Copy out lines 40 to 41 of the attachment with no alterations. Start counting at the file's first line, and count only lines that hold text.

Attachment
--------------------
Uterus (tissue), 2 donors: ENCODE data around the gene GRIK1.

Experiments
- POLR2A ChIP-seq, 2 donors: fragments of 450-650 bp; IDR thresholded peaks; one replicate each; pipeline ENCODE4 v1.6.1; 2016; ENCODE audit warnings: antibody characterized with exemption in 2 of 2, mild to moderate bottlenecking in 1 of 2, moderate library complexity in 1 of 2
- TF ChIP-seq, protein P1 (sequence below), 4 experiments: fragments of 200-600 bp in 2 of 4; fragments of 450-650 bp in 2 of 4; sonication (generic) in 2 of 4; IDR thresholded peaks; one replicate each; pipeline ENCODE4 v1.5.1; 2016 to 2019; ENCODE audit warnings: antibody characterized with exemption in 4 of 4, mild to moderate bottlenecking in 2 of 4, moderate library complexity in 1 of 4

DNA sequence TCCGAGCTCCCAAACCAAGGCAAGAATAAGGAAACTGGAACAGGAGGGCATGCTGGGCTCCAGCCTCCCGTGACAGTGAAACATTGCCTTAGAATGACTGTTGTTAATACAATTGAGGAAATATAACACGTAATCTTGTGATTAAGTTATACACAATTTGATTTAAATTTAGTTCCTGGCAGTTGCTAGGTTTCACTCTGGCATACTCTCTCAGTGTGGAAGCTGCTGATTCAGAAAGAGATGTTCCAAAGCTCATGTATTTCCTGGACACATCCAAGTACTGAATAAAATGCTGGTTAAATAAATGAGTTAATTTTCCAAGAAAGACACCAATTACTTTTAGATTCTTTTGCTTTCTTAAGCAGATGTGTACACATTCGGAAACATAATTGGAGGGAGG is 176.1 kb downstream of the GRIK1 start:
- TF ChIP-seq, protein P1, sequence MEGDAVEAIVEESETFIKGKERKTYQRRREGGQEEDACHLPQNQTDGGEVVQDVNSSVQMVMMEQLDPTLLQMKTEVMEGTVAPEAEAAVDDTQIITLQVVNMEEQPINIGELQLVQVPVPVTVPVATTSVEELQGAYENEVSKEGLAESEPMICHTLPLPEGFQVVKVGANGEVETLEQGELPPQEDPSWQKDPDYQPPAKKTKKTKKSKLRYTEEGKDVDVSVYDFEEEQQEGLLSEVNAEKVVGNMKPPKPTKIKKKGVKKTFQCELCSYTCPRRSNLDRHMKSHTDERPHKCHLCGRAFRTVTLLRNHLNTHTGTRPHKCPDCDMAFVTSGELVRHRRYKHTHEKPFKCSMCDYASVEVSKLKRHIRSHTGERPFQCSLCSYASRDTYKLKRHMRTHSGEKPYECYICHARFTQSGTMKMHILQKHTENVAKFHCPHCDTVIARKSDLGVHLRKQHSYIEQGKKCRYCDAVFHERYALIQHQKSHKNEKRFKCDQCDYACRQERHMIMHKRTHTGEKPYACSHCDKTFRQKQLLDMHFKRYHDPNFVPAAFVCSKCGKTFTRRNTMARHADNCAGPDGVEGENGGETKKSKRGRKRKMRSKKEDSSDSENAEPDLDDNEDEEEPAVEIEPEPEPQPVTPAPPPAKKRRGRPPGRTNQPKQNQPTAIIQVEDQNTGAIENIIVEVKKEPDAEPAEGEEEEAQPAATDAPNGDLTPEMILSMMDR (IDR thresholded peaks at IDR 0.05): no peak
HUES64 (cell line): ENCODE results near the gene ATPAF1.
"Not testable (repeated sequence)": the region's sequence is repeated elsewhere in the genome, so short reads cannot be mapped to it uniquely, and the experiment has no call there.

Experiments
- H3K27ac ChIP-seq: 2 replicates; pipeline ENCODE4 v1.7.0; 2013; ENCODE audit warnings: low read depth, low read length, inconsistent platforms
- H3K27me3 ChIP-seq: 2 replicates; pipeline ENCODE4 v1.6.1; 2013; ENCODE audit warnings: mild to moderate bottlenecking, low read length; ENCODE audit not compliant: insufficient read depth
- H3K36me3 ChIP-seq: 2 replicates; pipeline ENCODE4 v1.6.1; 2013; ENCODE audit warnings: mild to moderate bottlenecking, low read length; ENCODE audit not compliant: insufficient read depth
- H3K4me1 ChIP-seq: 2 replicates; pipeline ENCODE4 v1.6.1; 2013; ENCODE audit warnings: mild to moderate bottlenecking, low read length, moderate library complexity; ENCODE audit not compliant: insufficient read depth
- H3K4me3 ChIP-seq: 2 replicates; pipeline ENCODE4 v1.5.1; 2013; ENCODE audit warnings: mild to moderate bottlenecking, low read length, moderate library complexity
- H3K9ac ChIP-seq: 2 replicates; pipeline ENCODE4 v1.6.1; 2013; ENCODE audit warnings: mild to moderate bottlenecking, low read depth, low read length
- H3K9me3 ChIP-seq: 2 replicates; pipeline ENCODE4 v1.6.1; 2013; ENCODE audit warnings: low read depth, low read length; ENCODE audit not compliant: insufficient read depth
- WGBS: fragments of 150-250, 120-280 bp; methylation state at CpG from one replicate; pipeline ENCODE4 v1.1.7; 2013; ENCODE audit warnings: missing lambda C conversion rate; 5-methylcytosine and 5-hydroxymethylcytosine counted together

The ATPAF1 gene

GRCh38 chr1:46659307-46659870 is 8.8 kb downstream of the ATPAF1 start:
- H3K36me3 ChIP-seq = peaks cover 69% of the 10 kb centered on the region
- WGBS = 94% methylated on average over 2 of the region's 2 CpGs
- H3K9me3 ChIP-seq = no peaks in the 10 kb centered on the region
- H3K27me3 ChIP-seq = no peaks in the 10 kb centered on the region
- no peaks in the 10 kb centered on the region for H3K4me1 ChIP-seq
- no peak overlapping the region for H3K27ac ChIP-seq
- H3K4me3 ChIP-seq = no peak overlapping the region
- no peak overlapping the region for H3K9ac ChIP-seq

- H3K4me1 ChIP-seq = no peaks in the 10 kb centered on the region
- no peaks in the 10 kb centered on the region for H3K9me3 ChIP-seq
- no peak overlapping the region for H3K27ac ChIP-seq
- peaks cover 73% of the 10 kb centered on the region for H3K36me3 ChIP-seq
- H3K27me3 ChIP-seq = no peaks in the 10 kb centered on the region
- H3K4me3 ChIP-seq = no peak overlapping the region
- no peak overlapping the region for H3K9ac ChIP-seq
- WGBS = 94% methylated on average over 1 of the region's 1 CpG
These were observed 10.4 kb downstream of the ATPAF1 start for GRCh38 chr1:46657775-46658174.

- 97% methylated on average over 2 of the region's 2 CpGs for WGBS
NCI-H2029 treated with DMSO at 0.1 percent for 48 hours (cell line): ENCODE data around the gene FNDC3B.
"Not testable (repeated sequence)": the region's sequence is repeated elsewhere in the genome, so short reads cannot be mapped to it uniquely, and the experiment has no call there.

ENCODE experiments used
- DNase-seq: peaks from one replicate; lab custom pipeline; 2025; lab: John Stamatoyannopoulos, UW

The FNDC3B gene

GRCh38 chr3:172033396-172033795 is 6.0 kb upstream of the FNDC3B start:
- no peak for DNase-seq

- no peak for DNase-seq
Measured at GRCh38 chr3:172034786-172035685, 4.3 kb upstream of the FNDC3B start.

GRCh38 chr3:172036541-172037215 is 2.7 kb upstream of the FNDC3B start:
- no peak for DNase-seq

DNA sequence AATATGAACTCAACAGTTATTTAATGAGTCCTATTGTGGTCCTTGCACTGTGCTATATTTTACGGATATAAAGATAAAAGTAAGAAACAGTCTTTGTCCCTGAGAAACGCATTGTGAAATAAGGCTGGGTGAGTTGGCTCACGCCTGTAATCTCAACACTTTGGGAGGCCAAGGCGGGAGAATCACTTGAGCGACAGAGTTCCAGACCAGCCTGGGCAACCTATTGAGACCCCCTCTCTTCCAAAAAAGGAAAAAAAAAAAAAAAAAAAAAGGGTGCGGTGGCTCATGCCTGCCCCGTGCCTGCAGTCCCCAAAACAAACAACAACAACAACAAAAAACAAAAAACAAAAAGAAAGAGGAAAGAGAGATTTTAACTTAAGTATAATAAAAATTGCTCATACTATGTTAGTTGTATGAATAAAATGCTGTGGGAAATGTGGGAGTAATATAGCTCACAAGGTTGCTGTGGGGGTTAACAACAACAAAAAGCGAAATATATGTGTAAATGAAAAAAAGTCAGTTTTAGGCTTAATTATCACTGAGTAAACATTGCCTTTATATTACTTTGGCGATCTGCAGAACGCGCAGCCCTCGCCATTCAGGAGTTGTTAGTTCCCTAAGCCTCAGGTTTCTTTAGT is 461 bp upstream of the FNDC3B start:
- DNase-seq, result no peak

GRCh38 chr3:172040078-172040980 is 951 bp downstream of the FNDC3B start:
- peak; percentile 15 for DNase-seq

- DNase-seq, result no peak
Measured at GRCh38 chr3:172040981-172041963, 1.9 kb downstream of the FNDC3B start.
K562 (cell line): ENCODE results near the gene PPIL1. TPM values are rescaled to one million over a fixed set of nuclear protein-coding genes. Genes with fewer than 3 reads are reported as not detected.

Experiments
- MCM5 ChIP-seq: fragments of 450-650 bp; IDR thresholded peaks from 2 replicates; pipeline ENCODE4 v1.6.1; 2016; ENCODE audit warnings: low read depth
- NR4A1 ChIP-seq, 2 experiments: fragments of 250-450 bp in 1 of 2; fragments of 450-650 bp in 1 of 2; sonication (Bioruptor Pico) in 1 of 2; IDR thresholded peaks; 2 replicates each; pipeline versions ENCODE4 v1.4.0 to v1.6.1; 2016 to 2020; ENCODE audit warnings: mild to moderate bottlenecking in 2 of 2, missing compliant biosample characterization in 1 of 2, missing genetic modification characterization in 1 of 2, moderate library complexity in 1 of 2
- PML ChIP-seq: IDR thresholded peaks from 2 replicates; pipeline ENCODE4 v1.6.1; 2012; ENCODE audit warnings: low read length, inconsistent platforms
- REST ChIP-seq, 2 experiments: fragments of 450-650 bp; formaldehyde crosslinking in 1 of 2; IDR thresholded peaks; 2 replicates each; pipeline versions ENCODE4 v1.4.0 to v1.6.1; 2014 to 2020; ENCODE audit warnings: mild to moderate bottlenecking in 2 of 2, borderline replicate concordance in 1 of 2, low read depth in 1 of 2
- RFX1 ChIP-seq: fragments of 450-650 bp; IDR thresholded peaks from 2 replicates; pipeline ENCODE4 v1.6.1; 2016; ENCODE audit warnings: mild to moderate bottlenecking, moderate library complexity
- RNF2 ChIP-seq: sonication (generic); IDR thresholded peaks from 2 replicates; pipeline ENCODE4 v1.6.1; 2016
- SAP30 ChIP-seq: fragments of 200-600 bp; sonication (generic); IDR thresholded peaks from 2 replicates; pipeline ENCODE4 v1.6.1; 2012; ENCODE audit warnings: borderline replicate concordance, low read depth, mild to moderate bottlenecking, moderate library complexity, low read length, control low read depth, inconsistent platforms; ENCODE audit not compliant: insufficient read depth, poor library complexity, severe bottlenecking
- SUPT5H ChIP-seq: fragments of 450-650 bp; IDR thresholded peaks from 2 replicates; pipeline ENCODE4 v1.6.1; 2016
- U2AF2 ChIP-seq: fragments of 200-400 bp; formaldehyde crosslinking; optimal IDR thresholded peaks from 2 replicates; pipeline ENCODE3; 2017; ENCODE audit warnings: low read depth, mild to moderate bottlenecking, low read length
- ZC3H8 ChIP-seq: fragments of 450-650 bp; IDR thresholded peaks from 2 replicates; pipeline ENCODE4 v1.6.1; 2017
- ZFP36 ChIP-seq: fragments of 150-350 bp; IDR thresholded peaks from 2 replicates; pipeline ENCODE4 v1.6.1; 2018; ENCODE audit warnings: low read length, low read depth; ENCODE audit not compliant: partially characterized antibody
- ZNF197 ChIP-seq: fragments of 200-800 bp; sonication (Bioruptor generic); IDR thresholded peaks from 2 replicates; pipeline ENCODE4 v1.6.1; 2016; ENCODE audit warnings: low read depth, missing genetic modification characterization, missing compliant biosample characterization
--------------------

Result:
ENCODE experiments used
- DNase-seq: peaks from one replicate; lab custom pipeline; 2025; lab: John Stamatoyannopoulos, UW